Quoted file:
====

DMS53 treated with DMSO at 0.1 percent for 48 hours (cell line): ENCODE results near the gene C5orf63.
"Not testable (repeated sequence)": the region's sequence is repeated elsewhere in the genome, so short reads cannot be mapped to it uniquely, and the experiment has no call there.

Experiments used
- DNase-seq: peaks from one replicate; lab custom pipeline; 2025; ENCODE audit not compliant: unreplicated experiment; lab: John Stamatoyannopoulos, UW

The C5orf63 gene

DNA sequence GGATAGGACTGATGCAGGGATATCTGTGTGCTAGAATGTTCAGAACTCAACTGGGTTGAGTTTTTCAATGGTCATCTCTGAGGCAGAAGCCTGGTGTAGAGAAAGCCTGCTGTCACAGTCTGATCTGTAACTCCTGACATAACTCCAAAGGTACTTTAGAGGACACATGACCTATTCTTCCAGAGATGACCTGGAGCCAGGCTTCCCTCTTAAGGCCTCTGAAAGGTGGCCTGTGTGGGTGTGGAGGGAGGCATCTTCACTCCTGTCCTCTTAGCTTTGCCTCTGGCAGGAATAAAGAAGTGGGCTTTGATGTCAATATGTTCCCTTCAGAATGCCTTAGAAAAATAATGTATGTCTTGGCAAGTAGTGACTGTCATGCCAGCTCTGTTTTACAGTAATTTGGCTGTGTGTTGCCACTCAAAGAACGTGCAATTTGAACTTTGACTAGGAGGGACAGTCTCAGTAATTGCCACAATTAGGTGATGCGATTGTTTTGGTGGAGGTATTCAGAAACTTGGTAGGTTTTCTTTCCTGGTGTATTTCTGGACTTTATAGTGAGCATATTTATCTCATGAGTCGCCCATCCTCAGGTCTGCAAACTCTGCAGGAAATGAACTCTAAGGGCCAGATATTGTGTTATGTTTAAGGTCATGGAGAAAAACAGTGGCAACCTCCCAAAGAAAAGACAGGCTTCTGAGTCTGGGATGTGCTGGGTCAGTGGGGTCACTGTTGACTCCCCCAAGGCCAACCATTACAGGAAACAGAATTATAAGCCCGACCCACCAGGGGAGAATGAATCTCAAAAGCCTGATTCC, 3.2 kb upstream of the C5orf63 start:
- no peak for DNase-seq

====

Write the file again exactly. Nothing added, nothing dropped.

DMS53 treated with DMSO at 0.1 percent for 48 hours (cell line): ENCODE results near the gene C5orf63.
"Not testable (repeated sequence)": the region's sequence is repeated elsewhere in the genome, so short reads cannot be mapped to it uniquely, and the experiment has no call there.

Experiments used
- DNase-seq: peaks from one replicate; lab custom pipeline; 2025; ENCODE audit not compliant: unreplicated experiment; lab: John Stamatoyannopoulos, UW

The C5orf63 gene

DNA sequence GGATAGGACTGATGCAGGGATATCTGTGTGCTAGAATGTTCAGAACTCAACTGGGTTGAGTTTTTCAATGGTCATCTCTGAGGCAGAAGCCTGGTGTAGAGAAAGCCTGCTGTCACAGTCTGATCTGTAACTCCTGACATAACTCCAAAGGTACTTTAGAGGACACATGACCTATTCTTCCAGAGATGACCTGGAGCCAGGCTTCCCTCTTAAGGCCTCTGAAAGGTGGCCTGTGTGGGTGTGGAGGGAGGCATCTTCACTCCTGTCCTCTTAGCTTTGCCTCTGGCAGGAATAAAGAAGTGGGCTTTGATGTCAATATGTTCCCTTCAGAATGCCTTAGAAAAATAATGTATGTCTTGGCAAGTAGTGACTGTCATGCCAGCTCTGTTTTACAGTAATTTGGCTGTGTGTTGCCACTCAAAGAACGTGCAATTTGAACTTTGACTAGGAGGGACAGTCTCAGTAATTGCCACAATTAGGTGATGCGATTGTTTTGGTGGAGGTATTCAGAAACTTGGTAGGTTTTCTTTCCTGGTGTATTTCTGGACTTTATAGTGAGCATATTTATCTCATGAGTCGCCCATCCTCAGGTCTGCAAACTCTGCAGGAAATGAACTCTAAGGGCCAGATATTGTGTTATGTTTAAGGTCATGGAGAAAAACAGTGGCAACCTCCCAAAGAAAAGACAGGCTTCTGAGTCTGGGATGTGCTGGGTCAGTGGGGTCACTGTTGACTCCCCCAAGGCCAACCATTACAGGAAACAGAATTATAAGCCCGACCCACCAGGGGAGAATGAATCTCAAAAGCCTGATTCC, 3.2 kb upstream of the C5orf63 start:
- no peak for DNase-seq